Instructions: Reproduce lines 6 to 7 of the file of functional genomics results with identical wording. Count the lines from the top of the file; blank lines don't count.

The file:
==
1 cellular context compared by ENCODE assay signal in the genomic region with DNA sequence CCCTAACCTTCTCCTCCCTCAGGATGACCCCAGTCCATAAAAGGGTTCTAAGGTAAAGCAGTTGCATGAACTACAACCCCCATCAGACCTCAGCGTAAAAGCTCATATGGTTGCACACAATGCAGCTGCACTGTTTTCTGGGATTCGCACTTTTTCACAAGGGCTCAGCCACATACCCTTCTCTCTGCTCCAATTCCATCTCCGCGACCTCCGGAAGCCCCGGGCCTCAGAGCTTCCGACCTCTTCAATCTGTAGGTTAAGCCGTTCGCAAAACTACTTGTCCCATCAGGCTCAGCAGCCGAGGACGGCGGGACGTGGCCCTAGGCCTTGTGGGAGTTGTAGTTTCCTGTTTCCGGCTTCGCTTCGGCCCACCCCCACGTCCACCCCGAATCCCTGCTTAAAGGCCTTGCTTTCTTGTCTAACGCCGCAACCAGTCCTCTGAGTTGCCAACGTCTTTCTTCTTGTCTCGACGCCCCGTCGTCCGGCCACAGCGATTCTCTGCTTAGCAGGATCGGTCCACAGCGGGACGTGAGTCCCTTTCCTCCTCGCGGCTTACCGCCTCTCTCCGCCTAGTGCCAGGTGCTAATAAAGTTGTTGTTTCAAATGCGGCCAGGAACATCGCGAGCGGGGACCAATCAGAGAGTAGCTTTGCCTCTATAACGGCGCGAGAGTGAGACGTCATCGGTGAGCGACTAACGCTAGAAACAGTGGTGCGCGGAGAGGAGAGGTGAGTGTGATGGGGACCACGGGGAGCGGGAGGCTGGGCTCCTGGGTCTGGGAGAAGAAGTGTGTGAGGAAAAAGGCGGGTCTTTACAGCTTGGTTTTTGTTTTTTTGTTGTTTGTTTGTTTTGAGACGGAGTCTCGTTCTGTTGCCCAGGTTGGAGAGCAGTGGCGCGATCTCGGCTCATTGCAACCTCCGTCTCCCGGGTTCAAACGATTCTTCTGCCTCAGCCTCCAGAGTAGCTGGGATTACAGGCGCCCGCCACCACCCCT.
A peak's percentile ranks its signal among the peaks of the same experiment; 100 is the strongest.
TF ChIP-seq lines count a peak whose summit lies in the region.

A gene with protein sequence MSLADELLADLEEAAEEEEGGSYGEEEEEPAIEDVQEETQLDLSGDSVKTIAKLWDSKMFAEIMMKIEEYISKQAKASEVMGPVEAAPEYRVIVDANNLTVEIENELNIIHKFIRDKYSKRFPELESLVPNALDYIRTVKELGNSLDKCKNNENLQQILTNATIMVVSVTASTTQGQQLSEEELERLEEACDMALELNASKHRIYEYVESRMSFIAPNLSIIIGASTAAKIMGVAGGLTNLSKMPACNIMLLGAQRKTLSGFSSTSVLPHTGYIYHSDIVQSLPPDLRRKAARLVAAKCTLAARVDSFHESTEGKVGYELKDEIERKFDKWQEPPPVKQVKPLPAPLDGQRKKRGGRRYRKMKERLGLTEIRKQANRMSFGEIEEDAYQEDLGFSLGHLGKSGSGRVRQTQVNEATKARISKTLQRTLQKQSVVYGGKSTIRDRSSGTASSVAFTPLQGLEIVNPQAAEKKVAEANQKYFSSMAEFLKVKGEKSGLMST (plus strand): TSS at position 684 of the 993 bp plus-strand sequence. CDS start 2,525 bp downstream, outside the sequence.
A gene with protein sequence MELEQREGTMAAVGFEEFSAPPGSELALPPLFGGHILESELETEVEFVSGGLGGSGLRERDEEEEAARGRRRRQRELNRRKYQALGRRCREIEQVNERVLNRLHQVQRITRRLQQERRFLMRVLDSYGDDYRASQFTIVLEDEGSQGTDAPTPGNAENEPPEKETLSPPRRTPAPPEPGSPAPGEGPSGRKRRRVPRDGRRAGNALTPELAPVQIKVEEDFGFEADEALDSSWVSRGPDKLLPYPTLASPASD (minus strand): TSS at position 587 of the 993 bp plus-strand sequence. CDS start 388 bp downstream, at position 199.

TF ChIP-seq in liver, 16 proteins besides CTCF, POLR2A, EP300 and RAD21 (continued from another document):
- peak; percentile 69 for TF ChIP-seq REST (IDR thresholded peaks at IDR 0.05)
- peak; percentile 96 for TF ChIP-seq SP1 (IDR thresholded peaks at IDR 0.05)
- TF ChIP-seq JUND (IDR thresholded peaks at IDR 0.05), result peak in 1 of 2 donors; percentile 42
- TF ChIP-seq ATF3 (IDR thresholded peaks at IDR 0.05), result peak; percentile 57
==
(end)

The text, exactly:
TF ChIP-seq in liver, 16 proteins besides CTCF, POLR2A, EP300 and RAD21 (continued from another document):
- peak; percentile 69 for TF ChIP-seq REST (IDR thresholded peaks at IDR 0.05)